Valentine’s Day is a holiday of love and passion, for some. For others, it’s not such a warm and fuzzy holiday. Some people even call it “single awareness day.” Whether you’re in a loving relationship with someone else or not, you can still find love today in self-compassion. In honor of Valentine’s Day, we are going to focus on loving ourselves. We hope you enjoy these 6 ways to love yourself when you live with chronic pain.
Start where you are
When you live with chronic pain, it can be difficult to accept where you are. Our society is one of comparison, and websites like Facebook throw everyone else’s highlight reels in our faces. When we’re feeling on top of our game, that’s not such a bad thing. But when we’re feeling low, we might be more inclined to compare our insides with others’ highlight reels. This is a dangerous game.
The first step in practicing self-love is recognizing and appreciating where you are currently. Sometimes that means being OK with not being able to get out of bed or go to work. We can’t always do the things that we want to do, and that’s OK. Take a moment to recognize that you’re doing the best that you can, and you are OK exactly where you are in this moment.
Give your body what it needs
Your body might require extra rest or sleep than someone else’s, and that’s OK. When we live with chronic pain we have the opportunity to become more in tune with our bodies. It’s important to listen to what our bodies are telling us.
Our bodies need rest, exercise (even light exercise) and a healthy diet. Pay attention to what your body is telling you, and don’t feel bad about taking it easy if you have to. By listening to your body, you are practicing self-love and care.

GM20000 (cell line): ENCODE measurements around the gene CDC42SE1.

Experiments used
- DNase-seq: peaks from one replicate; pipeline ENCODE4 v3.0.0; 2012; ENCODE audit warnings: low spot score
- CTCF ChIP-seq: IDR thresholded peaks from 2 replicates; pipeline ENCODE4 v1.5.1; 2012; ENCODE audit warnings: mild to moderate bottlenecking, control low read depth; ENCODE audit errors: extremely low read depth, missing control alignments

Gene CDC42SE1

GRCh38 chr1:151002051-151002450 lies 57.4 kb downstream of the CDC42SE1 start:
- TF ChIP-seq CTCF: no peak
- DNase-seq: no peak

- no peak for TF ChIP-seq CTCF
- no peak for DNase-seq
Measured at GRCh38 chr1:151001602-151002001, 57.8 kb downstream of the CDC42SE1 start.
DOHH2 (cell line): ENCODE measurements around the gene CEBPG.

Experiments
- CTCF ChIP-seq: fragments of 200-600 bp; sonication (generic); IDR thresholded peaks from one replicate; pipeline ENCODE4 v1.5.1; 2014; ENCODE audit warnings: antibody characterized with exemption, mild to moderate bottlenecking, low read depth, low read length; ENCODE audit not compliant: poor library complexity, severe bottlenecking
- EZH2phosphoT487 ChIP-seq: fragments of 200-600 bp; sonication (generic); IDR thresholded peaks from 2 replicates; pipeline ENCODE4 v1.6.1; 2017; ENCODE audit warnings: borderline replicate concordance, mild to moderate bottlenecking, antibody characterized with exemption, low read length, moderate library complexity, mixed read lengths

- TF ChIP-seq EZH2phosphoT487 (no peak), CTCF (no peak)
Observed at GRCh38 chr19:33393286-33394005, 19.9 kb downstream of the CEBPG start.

Spend Quality Time with Yourself
It can be easy to get sucked into binge watching our favorite shows on TV. Yes, Netflix, I’m still here. But watching TV is a mindless game that doesn’t necessarily nurture our souls. Maybe you can cut out an episode for a little better quality “me time.”
What me time looks like to you will be different than what it looks like for someone else. Maybe it’s taking a walk around the block and really being in the moment and taking in your surroundings. It could be taking on an art project, like needle point or knitting. Or maybe it’s taking the time to paint, journal, play an instrument, practice yoga or meditate. If you try one thing and realize that it’s not for you, that’s OK. Yoga isn’t for everyone. Try something else, and keep trying, until you find that one activity that you can get lost in.
Sometimes we get caught up in old patterns of rehashing old mistakes or blaming our parents or the universe for our current situation. Changing our thought patterns is a powerful practice that takes time. When trying to eliminate negative thoughts from our mind, we have to replace them with positive ones. This is where practicing gratitude can come into play.